Gang Affiliation Complicates Domestic Violence Matters 

Victims who are abused by gang members often face additional abuse by other members.

In most domestic violence cases, there are two primary people involved — an abuser and a victim. But for those who are being abused by a gang member, there may be multiple abusers, according to the Family Safety Center's Executive Director Olliette Murry-Drobot.

"It used to be that when an abuser was in a gang, there was a 'hands-off' mentality, as the other members of the gang didn't interfere in the relationship — it was the abuser's woman, his business," Murry-Drobot said. "But, that's changed, and we have seen a lot more victims being further victimized by their abuser's fellow gang members. While incarcerated, the abuser has 'eyes' on her at all times, receiving reports back about her whereabouts, who she's spending time with, and such."

None of the clients of Family Safety Center (FSC) of Memphis and Shelby County who are currently dealing with gang-related domestic violence were willing to speak with the Flyer, but Angie Galyean, an FSC navigator, spoke about her role helping these women escape from abusive situations.

"I notice in more of my higher-risk cases that there's a gang affiliation there. When there is, there's also an intimidation factor. You're not just being intimidated by one offender, you're also potentially being intimidated by all the other gang members," Galyean said.

She said gang members are often more violent as abusers, and they have access to more resources, such as guns and bail money from fellow gang members when the offender is locked up.

"If the offender is in jail, all he has to do is make a phone call to one of his fellow gang members, and they can reach out and threaten the victim," Galyean said.

In non-gang-related cases, Galyean says the FSC will sometimes urge the victims to move across town to get away from their abuser. But in these gang cases, she said it's not so simple.

"Here in Memphis, the gang members are everywhere, in every part of town. So we'll encourage them to move some place out of town if that's a good idea," Galyean said. "But if their next best option is to go live with their cousin in Atlanta, that may not be a good idea either. If the offender is part of a larger gang, that gang will have reach into other major cities. It's really difficult. I'm not going to lie."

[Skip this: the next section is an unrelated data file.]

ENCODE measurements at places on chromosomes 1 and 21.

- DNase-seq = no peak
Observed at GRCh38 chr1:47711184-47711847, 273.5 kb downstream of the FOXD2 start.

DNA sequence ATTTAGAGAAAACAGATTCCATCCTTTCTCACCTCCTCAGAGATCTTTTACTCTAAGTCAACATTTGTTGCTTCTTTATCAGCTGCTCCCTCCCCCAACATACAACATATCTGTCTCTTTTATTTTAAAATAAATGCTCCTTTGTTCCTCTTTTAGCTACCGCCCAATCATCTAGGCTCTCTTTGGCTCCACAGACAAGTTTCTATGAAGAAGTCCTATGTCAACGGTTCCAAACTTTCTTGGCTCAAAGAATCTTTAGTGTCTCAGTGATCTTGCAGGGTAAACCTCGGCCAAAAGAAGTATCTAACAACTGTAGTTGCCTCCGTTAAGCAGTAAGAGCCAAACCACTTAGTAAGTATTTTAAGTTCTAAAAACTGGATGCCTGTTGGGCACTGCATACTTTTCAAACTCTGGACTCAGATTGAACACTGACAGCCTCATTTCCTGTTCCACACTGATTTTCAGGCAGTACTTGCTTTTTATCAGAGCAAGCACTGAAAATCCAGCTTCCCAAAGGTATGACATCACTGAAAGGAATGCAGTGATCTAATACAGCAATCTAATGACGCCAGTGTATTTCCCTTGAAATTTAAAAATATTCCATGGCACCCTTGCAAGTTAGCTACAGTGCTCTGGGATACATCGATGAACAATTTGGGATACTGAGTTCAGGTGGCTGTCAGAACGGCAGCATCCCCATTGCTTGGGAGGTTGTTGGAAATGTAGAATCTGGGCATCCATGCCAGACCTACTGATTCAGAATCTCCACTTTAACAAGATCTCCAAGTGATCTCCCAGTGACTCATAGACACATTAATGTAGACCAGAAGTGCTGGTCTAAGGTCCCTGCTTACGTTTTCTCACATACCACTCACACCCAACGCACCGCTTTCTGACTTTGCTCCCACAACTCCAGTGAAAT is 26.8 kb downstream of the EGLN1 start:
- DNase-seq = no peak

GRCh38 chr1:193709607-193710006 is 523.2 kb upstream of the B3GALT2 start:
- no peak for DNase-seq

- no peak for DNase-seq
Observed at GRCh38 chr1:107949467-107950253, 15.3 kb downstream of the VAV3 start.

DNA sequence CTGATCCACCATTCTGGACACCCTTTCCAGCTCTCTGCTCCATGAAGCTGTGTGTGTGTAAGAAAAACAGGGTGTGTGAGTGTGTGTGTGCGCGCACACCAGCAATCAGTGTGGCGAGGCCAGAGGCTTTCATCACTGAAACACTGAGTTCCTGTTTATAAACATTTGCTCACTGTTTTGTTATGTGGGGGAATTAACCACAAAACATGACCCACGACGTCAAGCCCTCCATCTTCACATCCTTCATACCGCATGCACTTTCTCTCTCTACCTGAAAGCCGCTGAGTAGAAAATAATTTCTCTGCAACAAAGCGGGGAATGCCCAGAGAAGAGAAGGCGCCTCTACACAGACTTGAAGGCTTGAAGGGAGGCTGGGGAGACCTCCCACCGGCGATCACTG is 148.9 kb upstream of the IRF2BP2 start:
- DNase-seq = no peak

Something that makes these cases even more difficult, said Galyean, is the average age of these victims. She said, when there's gang affiliation in a domestic violence situation, more often than not, the victims are teenagers. If they're still in high school, moving out of the city isn't an option. Teenagers can't even get an order of protection on their own, but rather, their parents must file for the order.

Galyean said it's hard to say how many such cases end up at the FSC — which helps women with protection orders, safety planning, housing, counseling, and other resources. That's because some victims facing violence from gang members aren't willing to tell their FSC navigator about the gang affiliation.

"There's a fear that if they tell somebody, the gang may retaliate. The victims often have information about gang culture and illegal activities," Galyean said.

When the FSC does know about gang affiliation, the center can work with the Memphis Police Department and Shelby County Sheriff's Department's gang units.

"If it's one gang member, it's not considered gang activity. But if it's two gang members, it is," Galyean said. "If that happens, we let the domestic violence units know, and they pass that along to the gang units."

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